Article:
Posted by Lauren Lessard on April 3rd, 2018
Individuals with chart-topping IQs are the brainpower behind leading organizations, using their intellect to keep businesses ahead of the competition and maximize returns.
Many of our clients hire the brightest minds from elite companies and academic institutions.
While these high IQ individuals can bring tremendous value to their work, they may lack emotional intelligence (EQ). EQ is defined as “the ability to identify, use, understand, and manage your own emotions in positive ways to relieve stress, communicate effectively, empathize with others, overcome challenges and defuse conflict.”[i]
A shortage of EQ manifests in organizations in many ways, including a poor culture, high turnover, cold working environment, low loyalty, a lack of information sharing, and no mission focus. On the other hand, a shortage of IQ means a direct hit to their bottom line – for instance, a hedge fund can’t operate in a highly competitive environment without the people that navigate and master the markets on a daily basis. Maintaining a balance can be difficult, but it’s necessary to keep these organizations running full steam ahead.
Building a Team That Lasts – Addressing Management Challenges
When working through cultural issues, organizations that hire high IQ individuals (financial services, technology, and asset management companies, for example) will most likely come face to face with EQ/IQ issues. In many cases, overcoming a cold working environment or addressing high turnover means behavioral or managerial matters are in need of addressing.
Unfortunately, there’s no simple fix. Our clients have utilized research that proves that there is a positive correlation between age and maturity and the ability to improve EQ[ii] and trial and error to resolve the discrepancy between EQ and IQ in their organizations. Here are some strategies that have worked for them:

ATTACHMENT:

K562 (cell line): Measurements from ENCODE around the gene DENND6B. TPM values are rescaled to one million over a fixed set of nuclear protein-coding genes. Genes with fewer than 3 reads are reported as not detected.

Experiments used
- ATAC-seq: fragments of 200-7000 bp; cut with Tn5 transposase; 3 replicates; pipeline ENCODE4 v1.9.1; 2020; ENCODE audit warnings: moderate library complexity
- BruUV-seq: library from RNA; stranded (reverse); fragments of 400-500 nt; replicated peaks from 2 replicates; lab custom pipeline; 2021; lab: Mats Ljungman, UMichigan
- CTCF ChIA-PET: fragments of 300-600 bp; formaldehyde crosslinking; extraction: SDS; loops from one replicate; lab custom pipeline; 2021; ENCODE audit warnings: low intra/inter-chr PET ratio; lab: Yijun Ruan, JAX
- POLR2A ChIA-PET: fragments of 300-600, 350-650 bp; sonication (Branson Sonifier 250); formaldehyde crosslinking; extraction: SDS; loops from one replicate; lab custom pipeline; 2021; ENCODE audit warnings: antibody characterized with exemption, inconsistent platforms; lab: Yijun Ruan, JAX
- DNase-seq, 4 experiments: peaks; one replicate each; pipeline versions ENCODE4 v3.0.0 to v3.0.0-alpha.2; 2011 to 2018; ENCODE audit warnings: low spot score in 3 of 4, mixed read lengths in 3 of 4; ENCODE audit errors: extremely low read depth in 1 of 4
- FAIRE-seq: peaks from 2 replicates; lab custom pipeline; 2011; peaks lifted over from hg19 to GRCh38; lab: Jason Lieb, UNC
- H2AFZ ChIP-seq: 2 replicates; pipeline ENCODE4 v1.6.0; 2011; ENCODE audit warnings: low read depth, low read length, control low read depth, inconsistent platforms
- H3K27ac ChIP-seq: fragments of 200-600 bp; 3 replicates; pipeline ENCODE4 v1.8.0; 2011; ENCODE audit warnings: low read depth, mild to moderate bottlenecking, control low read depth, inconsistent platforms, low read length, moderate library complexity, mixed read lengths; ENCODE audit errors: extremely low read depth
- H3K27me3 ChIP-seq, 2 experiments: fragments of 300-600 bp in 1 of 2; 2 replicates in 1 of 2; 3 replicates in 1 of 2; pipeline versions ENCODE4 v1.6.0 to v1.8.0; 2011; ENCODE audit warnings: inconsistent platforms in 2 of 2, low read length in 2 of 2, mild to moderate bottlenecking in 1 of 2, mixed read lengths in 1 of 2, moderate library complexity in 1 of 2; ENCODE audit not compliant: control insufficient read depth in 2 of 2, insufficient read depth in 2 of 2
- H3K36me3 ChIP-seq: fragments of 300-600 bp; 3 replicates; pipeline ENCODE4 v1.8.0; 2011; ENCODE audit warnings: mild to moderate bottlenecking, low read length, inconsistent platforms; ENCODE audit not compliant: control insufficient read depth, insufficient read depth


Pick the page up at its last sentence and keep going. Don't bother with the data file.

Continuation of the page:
Best Practices for Solving an EQ/IQ Imbalance
- Create a management development program – Management tracks set the expectation for high IQs that management will be recruited through an established program. Those who are interested in management can raise their hand to be considered. Career development conversations can then take a different shape – management is no longer the only option for growth, but an option to be considered among others.
- Pull more high EQs into management – The management development program also gives high EQ talent the skills to understand what it takes to manage people and the nitty gritty details of a high IQ job. High IQs begin to feel that their superiors actually know what they do every day, which gives managers credibility right out of the gate. Not only does this fill the management gap, it sets expectations around career development for everyone in the organization.
- Establish different career paths for high IQs – High IQ individuals have a high theoretical motivation which sometimes correlates with a low motivation around developing others. Although there are certainly exceptions, management is often not the place for them, so the “typical” career path of promoting high IQs to managers probably won’t make them happy in the long run. Instead, high IQs want to be involved in game-changing projects, to conduct interesting research, and to work in support of compelling missions. Instead of being promoted to manager, they want the opportunity to expand their skill sets and work alongside some of the best minds in the industry. Creating career paths that factor in these considerations goes a long way in retaining high IQs.
Balancing EQ and IQ is not easy and finding the right equilibrium for your organization may take some experimenting. In our experience, the imbalance happens frequently enough that candidates are on the lookout for signs that firms are experiencing it during the hiring process. If your hiring managers aren’t versed in understanding the nuances of company culture well enough to assemble a team for the long haul, you may be missing out on or losing great talent.
How does your business maintain the balance between EQ and IQ? We’d love to learn any tips or tricks you’ve picked up over the years.
[ii] Singh, Dr. Dalip. “Emotional Intelligence at Work, Third Edition.” © 2006, Response Books.